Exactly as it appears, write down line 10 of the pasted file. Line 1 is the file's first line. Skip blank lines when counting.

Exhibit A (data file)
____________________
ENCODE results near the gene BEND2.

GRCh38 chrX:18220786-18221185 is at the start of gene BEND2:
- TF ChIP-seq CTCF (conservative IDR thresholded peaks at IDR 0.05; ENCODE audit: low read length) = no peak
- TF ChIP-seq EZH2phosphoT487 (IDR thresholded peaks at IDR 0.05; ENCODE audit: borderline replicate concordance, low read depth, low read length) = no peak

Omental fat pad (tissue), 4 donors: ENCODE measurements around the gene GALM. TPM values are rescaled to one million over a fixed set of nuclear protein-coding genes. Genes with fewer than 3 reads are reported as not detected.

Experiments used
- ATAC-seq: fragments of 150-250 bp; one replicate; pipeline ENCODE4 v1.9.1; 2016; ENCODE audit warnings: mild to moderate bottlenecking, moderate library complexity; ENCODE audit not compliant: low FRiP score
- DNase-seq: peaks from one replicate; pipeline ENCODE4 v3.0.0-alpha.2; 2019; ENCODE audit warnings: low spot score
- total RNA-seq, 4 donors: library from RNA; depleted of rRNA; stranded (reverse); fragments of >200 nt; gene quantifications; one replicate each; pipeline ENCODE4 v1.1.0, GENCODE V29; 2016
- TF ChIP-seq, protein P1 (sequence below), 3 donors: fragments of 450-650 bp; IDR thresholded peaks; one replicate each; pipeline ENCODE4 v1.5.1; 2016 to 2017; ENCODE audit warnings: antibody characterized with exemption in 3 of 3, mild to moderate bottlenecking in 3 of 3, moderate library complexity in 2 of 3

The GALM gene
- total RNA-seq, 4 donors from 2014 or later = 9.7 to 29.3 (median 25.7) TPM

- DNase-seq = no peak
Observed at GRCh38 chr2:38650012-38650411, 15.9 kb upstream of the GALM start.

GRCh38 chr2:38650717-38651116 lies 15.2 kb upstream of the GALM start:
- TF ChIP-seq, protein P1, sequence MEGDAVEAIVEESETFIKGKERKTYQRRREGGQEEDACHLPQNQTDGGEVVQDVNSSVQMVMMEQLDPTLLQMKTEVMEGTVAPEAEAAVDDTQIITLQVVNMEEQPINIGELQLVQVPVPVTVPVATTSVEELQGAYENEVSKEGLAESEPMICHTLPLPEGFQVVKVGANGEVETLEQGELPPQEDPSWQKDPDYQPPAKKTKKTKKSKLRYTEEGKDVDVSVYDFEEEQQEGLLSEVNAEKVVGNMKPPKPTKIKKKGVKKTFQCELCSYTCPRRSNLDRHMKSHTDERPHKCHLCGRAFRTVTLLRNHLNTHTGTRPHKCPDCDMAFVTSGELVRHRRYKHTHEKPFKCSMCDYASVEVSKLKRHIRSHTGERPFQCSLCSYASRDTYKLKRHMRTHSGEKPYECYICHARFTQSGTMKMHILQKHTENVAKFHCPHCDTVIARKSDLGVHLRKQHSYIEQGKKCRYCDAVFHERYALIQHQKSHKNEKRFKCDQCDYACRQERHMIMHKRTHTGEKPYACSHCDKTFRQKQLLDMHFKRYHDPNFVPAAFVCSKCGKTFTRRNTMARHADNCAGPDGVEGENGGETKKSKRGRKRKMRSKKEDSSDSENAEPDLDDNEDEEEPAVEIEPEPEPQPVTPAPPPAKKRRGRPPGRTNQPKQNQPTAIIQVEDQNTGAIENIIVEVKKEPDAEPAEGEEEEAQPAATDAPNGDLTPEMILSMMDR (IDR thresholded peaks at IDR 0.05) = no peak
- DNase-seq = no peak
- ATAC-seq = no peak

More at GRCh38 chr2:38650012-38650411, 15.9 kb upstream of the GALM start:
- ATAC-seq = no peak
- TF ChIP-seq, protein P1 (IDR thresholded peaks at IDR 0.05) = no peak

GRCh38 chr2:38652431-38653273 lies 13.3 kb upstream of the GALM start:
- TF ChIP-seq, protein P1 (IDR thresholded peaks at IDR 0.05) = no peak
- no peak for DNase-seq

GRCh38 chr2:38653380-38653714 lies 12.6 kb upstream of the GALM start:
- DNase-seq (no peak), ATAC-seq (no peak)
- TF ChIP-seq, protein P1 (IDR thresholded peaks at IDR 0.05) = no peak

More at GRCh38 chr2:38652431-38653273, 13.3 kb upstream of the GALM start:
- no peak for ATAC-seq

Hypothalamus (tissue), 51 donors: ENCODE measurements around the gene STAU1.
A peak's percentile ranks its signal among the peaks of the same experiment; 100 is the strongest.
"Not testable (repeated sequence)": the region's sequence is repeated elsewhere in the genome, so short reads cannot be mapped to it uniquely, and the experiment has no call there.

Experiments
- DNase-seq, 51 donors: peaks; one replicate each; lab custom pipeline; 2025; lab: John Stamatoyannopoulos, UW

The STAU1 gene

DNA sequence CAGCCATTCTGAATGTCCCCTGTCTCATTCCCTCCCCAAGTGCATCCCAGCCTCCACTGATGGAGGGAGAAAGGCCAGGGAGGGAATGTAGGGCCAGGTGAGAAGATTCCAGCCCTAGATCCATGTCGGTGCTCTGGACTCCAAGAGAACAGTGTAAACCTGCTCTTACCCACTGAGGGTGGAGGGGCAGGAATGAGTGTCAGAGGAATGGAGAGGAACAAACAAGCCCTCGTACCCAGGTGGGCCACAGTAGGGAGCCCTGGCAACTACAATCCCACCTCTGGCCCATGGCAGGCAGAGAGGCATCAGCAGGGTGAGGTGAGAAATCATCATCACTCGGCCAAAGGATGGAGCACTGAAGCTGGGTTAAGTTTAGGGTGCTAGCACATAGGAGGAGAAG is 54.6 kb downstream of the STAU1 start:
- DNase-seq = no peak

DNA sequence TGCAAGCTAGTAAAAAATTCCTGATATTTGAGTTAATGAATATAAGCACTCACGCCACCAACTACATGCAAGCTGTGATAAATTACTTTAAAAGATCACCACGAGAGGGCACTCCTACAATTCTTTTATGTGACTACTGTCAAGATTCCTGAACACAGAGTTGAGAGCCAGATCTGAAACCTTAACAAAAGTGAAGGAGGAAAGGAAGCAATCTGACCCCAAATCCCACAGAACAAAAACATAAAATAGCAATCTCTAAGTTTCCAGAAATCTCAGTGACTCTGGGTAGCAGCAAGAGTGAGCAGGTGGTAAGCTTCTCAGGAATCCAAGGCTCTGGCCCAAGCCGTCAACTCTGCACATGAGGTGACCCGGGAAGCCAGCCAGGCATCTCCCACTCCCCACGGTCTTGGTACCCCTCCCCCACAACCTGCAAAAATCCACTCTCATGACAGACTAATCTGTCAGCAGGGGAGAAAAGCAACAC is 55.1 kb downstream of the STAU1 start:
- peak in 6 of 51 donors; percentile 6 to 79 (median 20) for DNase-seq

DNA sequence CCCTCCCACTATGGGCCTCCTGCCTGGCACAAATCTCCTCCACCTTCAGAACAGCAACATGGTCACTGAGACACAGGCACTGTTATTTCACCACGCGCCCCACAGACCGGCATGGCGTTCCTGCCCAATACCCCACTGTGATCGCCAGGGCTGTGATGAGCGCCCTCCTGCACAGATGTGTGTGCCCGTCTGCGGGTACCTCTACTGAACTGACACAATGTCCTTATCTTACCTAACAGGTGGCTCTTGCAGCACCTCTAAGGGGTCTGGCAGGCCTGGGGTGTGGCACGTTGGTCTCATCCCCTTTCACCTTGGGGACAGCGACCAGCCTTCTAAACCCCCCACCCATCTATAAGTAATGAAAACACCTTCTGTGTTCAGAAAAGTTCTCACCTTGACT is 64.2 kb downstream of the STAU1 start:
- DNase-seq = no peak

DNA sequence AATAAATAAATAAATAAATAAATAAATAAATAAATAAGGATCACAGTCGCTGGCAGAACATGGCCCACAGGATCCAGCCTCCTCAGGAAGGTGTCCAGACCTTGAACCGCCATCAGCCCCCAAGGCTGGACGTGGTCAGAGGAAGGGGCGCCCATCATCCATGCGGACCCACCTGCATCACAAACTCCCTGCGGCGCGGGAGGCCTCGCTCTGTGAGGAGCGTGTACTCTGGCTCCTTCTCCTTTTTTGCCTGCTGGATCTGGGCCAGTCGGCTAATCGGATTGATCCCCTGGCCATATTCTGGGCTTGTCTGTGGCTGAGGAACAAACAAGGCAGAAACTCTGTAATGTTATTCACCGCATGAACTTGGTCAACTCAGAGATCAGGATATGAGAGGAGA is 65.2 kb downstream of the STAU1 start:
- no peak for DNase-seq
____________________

- TF ChIP-seq, protein P1 (sequence below), 3 donors: fragments of 450-650 bp; IDR thresholded peaks; one replicate each; pipeline ENCODE4 v1.5.1; 2016 to 2017; ENCODE audit warnings: antibody characterized with exemption in 3 of 3, mild to moderate bottlenecking in 3 of 3, moderate library complexity in 2 of 3